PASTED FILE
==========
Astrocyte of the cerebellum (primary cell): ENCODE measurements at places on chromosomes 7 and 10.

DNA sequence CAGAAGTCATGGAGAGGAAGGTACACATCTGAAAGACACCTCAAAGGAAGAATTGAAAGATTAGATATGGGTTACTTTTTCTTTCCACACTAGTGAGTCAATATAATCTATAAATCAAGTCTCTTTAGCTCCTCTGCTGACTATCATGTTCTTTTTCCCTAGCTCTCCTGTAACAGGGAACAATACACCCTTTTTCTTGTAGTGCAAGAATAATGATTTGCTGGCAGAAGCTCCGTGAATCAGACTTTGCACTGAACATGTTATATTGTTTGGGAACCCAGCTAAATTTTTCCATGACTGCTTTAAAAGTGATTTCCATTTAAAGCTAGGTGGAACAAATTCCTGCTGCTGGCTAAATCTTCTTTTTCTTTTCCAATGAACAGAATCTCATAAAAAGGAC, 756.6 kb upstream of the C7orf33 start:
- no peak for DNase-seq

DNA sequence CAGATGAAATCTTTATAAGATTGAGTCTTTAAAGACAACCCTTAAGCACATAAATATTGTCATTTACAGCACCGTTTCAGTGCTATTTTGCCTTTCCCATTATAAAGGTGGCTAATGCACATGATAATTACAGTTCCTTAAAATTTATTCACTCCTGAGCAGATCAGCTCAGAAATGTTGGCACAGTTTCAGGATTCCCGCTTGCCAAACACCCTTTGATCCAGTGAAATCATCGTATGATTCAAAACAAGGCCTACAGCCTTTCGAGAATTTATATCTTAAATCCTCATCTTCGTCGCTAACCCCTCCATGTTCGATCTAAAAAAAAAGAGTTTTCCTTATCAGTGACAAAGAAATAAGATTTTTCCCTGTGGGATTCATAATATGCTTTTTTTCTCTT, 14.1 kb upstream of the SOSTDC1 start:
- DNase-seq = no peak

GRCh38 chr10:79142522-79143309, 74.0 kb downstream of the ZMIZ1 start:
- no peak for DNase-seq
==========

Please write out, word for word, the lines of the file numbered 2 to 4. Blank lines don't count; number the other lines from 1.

DNA sequence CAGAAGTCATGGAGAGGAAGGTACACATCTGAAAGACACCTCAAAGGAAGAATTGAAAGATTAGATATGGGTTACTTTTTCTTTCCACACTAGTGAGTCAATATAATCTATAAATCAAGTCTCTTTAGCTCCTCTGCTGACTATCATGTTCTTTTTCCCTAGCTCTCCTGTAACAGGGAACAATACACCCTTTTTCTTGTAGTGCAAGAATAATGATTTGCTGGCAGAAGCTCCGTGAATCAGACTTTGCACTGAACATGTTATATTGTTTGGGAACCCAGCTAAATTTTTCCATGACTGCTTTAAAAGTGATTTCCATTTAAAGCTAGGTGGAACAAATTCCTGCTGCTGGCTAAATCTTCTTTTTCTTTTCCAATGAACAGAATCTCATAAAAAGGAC, 756.6 kb upstream of the C7orf33 start:
- no peak for DNase-seq

DNA sequence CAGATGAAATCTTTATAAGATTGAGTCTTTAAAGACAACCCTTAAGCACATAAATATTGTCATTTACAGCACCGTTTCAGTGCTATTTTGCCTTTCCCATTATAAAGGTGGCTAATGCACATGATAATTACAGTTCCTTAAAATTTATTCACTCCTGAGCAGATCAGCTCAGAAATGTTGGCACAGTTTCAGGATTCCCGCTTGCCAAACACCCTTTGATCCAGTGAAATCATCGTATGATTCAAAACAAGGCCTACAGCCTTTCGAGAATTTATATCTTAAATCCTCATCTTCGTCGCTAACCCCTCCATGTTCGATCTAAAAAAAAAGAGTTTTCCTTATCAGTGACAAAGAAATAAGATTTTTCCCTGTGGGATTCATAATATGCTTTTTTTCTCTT, 14.1 kb upstream of the SOSTDC1 start: